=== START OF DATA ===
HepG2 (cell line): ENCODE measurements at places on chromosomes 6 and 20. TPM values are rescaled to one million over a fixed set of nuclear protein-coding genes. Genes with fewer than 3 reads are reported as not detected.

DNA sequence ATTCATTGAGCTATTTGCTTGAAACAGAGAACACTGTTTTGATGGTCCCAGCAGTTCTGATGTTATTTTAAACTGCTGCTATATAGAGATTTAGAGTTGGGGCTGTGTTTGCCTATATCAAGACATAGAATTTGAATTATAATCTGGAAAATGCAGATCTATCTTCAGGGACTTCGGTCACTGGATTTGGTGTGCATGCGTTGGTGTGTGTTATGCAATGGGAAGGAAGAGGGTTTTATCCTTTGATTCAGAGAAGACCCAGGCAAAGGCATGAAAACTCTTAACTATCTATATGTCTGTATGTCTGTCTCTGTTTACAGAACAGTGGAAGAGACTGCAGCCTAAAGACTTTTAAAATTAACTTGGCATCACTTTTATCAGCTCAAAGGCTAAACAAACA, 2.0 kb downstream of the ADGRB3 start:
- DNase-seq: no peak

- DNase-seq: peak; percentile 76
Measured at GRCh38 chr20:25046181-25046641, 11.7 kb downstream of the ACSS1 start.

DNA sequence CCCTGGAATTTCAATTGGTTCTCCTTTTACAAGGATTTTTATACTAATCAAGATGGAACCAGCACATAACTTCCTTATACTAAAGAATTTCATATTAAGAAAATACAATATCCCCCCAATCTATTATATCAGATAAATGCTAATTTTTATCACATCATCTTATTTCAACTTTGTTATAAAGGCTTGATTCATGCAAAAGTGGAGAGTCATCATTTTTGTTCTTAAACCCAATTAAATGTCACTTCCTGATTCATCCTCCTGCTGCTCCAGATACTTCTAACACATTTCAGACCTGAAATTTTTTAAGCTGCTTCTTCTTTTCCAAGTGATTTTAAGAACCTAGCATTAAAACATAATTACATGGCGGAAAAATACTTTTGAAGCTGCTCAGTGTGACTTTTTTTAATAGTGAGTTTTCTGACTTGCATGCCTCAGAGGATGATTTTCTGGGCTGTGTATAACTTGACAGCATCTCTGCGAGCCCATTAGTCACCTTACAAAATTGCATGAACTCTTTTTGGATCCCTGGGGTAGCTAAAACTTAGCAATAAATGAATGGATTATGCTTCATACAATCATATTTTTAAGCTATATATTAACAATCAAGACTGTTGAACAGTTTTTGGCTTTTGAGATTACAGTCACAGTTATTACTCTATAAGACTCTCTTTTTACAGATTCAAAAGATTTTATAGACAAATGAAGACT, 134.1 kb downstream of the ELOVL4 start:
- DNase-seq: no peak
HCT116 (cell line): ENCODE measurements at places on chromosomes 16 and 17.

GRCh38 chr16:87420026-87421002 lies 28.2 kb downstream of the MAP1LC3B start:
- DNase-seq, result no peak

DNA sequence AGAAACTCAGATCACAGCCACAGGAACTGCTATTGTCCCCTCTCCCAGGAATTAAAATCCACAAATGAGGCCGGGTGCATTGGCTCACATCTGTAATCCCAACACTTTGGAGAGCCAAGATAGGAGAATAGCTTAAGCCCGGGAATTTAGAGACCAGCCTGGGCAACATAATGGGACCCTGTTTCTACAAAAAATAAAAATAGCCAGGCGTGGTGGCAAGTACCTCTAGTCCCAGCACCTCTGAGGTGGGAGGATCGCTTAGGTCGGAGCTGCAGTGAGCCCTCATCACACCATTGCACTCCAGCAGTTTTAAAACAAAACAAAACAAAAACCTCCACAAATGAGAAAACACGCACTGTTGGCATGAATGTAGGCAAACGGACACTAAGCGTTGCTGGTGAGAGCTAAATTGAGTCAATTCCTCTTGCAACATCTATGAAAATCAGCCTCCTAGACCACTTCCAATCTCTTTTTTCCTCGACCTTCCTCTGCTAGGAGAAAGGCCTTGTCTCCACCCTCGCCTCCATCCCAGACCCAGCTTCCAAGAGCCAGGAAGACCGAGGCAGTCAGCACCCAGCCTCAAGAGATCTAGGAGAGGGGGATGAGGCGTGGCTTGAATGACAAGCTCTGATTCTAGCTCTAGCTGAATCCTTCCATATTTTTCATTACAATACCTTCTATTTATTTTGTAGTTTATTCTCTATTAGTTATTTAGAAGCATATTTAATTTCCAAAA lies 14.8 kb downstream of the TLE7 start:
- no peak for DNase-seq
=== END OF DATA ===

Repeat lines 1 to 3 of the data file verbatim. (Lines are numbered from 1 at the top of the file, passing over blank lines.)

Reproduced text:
HepG2 (cell line): ENCODE measurements at places on chromosomes 6 and 20. TPM values are rescaled to one million over a fixed set of nuclear protein-coding genes. Genes with fewer than 3 reads are reported as not detected.

DNA sequence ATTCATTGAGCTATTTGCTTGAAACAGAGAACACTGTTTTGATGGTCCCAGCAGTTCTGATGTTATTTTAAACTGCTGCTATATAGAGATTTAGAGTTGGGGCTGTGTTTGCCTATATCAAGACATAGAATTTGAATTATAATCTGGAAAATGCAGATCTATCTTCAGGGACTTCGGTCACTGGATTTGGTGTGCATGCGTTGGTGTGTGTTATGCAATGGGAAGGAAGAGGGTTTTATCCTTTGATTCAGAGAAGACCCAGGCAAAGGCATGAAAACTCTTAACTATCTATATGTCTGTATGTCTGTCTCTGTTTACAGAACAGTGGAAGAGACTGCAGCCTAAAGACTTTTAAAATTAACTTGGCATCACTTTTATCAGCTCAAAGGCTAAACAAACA, 2.0 kb downstream of the ADGRB3 start:
- DNase-seq: no peak